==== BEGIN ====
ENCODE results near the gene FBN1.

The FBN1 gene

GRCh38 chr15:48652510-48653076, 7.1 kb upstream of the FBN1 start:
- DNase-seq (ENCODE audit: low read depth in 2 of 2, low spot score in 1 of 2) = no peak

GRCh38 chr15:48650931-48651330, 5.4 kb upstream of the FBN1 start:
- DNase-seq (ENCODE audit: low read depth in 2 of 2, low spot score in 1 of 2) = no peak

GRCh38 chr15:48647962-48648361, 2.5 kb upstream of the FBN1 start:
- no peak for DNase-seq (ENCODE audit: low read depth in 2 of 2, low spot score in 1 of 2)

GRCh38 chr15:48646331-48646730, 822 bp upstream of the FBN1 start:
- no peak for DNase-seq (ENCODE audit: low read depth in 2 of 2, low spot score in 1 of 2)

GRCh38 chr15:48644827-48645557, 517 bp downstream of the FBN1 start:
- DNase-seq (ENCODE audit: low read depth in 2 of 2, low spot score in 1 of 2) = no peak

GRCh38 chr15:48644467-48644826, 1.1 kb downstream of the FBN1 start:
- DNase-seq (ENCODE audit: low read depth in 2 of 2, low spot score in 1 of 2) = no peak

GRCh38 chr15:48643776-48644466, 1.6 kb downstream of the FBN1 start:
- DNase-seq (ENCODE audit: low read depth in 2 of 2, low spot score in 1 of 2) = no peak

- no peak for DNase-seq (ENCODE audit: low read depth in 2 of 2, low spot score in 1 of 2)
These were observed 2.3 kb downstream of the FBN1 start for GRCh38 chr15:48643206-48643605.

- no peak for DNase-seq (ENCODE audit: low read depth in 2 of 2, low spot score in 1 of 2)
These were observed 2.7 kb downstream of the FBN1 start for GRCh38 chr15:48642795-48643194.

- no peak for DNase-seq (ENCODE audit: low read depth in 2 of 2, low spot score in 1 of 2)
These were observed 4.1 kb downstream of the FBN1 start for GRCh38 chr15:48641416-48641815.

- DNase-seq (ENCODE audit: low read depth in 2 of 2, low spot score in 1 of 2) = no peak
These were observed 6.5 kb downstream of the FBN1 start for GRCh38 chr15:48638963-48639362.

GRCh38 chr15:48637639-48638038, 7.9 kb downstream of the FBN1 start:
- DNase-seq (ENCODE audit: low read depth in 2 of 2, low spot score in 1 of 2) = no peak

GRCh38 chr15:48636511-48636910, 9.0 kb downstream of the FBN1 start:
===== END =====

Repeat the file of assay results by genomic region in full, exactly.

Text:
ENCODE results near the gene FBN1.

The FBN1 gene

GRCh38 chr15:48652510-48653076, 7.1 kb upstream of the FBN1 start:
- DNase-seq (ENCODE audit: low read depth in 2 of 2, low spot score in 1 of 2) = no peak

GRCh38 chr15:48650931-48651330, 5.4 kb upstream of the FBN1 start:
- DNase-seq (ENCODE audit: low read depth in 2 of 2, low spot score in 1 of 2) = no peak

GRCh38 chr15:48647962-48648361, 2.5 kb upstream of the FBN1 start:
- no peak for DNase-seq (ENCODE audit: low read depth in 2 of 2, low spot score in 1 of 2)

GRCh38 chr15:48646331-48646730, 822 bp upstream of the FBN1 start:
- no peak for DNase-seq (ENCODE audit: low read depth in 2 of 2, low spot score in 1 of 2)

GRCh38 chr15:48644827-48645557, 517 bp downstream of the FBN1 start:
- DNase-seq (ENCODE audit: low read depth in 2 of 2, low spot score in 1 of 2) = no peak

GRCh38 chr15:48644467-48644826, 1.1 kb downstream of the FBN1 start:
- DNase-seq (ENCODE audit: low read depth in 2 of 2, low spot score in 1 of 2) = no peak

GRCh38 chr15:48643776-48644466, 1.6 kb downstream of the FBN1 start:
- DNase-seq (ENCODE audit: low read depth in 2 of 2, low spot score in 1 of 2) = no peak

- no peak for DNase-seq (ENCODE audit: low read depth in 2 of 2, low spot score in 1 of 2)
These were observed 2.3 kb downstream of the FBN1 start for GRCh38 chr15:48643206-48643605.

- no peak for DNase-seq (ENCODE audit: low read depth in 2 of 2, low spot score in 1 of 2)
These were observed 2.7 kb downstream of the FBN1 start for GRCh38 chr15:48642795-48643194.

- no peak for DNase-seq (ENCODE audit: low read depth in 2 of 2, low spot score in 1 of 2)
These were observed 4.1 kb downstream of the FBN1 start for GRCh38 chr15:48641416-48641815.

- DNase-seq (ENCODE audit: low read depth in 2 of 2, low spot score in 1 of 2) = no peak
These were observed 6.5 kb downstream of the FBN1 start for GRCh38 chr15:48638963-48639362.

GRCh38 chr15:48637639-48638038, 7.9 kb downstream of the FBN1 start:
- DNase-seq (ENCODE audit: low read depth in 2 of 2, low spot score in 1 of 2) = no peak

GRCh38 chr15:48636511-48636910, 9.0 kb downstream of the FBN1 start: